Finding the Right Personal Trainer

  • You’ve decided to get some help in the area of fitness. One morning you looked at yourself in the mirror and said a phrase that ended in those fateful words, “…for someone my age.” You no longer look great. You no longer look fit. You only look good “for someone my age.”

    It’s a shock to think that you will never be as slim and fit as you did in your prime. But you don’t want to give up on it. You’re not that old. You’re only (fill in the blank). But you are sane enough to realize that if you’re going to roll back the calendar at all, you’re going to need some help.

    You’re going to need a professional. You set out to find a personal trainer.

    The first thing you notice is that there is a personal trainer for everybody. Absolutely everybody. You can find trainers for kids, for the elderly, for niche enthusiasts like Tai Chi fans and, of course, for serious athletes. How do you sort out the one that’s right for you?

    Personal Goals

    First, take a good look at yourself and do a little thinking about what you want to accomplish physically. Do you just want to lose a few pounds or do you want to put on some muscle? If you want to lose a few inches around the middle, why do you want to do that? To look better? To feel better? Dig deep within yourself. Your motivation is important because it is crucial to setting personal goals.

    If you tell yourself you just want to lose weight when you really want to look better, you’ll be disappointed when you find yourself thin but lacking the lean body component that makes a person really attractive.

    What are you good at?

    The next thing you should consider is what you like to do. You’re going to be doing some form of exercise regularly for months if not years. Results don’t come overnight. In order to stick with a program, you have to like it. Anyone can bite the bullet for a few weeks and make themselves go to the gym and push through a routine, but when it comes to fitness, you shouldn’t expect any measurable results for six months. That is a long time to be doing something you hate. Make a list of some activities you’ve liked in the past and go from there.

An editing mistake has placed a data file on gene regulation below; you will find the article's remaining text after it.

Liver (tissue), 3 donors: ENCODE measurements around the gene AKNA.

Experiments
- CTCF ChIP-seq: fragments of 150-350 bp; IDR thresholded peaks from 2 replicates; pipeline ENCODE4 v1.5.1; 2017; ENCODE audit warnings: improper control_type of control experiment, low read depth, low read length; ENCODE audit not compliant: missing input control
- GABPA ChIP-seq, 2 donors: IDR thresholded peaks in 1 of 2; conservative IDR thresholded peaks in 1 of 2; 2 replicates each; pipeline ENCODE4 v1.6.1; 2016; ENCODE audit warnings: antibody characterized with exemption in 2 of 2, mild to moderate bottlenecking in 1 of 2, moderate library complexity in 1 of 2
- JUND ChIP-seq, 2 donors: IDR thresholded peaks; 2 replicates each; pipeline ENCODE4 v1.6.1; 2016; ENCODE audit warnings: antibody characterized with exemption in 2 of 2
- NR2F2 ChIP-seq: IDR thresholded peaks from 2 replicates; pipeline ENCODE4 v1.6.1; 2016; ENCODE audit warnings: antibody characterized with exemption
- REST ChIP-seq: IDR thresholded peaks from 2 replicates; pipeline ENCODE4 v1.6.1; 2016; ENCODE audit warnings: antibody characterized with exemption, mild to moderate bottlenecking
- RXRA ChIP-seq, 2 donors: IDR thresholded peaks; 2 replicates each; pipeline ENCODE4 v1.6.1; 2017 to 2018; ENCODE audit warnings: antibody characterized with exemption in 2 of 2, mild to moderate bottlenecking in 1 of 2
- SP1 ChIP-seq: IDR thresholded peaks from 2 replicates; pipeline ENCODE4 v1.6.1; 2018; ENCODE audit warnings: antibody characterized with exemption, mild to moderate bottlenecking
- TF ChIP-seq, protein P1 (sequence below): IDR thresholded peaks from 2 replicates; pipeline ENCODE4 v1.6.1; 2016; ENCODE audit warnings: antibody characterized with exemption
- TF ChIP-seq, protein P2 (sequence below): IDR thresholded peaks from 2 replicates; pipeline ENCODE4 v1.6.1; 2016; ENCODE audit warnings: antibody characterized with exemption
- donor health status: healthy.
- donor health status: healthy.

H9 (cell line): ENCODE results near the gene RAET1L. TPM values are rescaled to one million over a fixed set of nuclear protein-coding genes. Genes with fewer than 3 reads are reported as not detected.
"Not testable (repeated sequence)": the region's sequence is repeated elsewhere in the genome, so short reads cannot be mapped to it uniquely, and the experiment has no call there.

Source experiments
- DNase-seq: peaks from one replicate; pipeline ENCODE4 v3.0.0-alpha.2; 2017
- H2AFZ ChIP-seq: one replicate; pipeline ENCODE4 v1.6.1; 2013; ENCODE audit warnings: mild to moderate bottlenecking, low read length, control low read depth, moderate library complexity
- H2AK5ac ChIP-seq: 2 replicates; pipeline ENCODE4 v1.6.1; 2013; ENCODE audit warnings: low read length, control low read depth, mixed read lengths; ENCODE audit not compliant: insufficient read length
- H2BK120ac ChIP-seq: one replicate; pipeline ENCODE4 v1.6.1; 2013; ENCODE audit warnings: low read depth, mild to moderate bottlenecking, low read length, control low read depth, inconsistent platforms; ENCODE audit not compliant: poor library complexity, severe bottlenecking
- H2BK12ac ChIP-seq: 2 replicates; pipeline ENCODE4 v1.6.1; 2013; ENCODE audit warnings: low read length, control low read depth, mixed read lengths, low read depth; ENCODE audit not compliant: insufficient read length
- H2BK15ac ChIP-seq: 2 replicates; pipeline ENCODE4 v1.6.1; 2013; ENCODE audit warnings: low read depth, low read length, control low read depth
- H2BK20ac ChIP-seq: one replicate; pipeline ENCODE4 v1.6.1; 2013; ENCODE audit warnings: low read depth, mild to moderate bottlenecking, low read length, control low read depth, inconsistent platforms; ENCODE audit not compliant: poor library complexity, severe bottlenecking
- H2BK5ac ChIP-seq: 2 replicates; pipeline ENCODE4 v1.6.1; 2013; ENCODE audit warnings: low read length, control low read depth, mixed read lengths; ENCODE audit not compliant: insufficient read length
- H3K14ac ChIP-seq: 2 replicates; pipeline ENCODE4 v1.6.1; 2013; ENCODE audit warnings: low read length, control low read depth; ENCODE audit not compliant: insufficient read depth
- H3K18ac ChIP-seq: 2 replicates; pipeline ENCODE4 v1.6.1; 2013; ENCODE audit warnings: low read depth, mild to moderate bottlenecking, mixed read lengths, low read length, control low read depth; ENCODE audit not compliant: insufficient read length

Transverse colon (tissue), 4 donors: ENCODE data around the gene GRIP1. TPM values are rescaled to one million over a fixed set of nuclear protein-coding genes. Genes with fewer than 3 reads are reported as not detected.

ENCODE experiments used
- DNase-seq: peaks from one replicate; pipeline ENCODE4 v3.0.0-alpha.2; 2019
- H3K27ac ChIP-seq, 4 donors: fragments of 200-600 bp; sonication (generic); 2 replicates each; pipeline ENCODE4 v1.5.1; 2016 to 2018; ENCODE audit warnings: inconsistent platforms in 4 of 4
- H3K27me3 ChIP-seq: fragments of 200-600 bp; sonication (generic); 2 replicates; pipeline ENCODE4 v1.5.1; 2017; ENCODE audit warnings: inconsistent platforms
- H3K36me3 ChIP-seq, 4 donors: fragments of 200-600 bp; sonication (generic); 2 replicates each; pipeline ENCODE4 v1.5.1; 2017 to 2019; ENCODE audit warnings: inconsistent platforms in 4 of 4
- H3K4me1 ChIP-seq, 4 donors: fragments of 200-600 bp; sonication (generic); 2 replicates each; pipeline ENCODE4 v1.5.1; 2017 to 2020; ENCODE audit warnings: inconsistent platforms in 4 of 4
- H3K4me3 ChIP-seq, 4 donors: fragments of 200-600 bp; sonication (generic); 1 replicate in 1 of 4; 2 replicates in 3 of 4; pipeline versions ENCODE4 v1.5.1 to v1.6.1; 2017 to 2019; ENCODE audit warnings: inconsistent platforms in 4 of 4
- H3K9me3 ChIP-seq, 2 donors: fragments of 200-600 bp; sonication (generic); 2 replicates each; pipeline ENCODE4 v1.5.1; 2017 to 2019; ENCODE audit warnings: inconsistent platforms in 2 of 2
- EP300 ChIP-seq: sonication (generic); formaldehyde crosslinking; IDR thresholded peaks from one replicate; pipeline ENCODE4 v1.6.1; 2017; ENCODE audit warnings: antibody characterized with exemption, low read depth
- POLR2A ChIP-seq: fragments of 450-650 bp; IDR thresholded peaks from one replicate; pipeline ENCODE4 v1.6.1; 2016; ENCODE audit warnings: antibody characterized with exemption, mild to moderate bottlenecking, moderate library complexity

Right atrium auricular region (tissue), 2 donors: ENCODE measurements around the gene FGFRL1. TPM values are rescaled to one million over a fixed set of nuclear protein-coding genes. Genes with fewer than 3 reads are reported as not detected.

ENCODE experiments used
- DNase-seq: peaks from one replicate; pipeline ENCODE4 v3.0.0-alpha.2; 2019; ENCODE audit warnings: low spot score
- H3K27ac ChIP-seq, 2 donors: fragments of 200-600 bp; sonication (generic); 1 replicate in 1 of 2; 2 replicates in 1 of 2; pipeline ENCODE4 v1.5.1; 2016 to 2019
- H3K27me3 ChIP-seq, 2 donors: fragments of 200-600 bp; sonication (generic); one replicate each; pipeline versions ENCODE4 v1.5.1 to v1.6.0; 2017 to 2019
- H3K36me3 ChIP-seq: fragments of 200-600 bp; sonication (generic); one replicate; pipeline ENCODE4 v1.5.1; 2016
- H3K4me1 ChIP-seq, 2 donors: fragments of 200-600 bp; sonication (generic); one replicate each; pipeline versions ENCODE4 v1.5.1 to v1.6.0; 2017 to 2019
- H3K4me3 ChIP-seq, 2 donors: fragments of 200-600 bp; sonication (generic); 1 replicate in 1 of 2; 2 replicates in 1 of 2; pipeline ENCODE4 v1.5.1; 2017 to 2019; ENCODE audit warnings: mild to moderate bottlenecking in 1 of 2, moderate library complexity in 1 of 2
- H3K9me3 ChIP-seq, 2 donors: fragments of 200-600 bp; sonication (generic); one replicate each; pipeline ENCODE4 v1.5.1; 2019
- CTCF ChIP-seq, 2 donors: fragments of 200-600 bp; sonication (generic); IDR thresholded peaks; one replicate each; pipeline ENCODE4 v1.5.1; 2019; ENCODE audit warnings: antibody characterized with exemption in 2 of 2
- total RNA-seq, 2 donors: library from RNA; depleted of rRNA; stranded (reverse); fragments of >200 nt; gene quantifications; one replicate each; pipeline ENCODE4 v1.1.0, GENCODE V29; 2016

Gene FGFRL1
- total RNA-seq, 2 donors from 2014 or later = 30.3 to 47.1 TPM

Find a personal trainer

    Now you’re ready to start talking to personal trainers. One way to find personal trainers is by looking through websites like Origym or Workouttrainer. You’ll see a whole list of certified trainers and their profiles.

    When looking for a personal trainer, one of the first things you will want to talk about is the kind of exercise you like to do and whether the facilities are conveniently available to do it. Try to get a feel for how comfortable the candidate is with your preferences.

    Naturally, you will want someone with whom you can expect a good relationship. The personality isn’t everything, because you want to get results, but it is crucial. In the same way that you will not stick with a program you hate for six months, you won’t stick with a trainer you don’t like either, no matter how good they are.

    Be ready to learn

    Up until now we’ve talked about your goals, what you like to do, and making sure you like the person you are going to hire to get you fit. Now it’s time for some reality. If what you had been doing up until now worked, you wouldn’t need a trainer. If what you thought you liked to do was the best exercise for you, you wouldn’t need a trainer.

    You must open your mind to the possibility that you will need to consider new things, even uncomfortable things, to get you where you want to go. You must be open to the idea that something you didn’t like before may turn out to be something you will grow to like.

    Growth tends to do that to a person.